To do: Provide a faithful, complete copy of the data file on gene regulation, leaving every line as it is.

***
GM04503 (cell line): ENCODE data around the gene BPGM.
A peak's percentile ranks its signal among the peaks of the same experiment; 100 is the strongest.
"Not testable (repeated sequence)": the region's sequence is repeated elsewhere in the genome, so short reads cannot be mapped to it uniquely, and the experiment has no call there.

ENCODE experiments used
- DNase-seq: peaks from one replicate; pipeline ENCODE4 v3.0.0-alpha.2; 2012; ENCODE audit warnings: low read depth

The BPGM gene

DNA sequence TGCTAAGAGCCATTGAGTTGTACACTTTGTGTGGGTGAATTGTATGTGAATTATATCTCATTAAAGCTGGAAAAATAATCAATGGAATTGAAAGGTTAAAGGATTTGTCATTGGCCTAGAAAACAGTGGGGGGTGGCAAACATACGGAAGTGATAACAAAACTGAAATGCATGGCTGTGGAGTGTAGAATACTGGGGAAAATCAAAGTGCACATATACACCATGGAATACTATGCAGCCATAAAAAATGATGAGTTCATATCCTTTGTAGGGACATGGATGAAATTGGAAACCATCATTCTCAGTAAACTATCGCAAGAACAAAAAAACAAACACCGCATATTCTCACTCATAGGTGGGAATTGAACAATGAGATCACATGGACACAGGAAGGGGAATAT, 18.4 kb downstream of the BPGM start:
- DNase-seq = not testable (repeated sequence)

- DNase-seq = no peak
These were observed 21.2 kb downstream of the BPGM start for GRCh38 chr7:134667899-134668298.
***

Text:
GM04503 (cell line): ENCODE data around the gene BPGM.
A peak's percentile ranks its signal among the peaks of the same experiment; 100 is the strongest.
"Not testable (repeated sequence)": the region's sequence is repeated elsewhere in the genome, so short reads cannot be mapped to it uniquely, and the experiment has no call there.

ENCODE experiments used
- DNase-seq: peaks from one replicate; pipeline ENCODE4 v3.0.0-alpha.2; 2012; ENCODE audit warnings: low read depth

The BPGM gene

DNA sequence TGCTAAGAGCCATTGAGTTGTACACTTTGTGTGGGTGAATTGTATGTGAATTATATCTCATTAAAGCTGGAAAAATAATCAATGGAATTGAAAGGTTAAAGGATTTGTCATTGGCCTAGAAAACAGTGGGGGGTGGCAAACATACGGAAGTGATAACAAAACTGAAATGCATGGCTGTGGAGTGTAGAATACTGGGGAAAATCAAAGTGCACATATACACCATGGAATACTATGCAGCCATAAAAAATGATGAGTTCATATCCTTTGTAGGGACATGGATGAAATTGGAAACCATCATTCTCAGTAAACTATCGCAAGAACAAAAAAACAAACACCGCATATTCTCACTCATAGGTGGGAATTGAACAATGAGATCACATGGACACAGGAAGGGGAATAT, 18.4 kb downstream of the BPGM start:
- DNase-seq = not testable (repeated sequence)

- DNase-seq = no peak
These were observed 21.2 kb downstream of the BPGM start for GRCh38 chr7:134667899-134668298.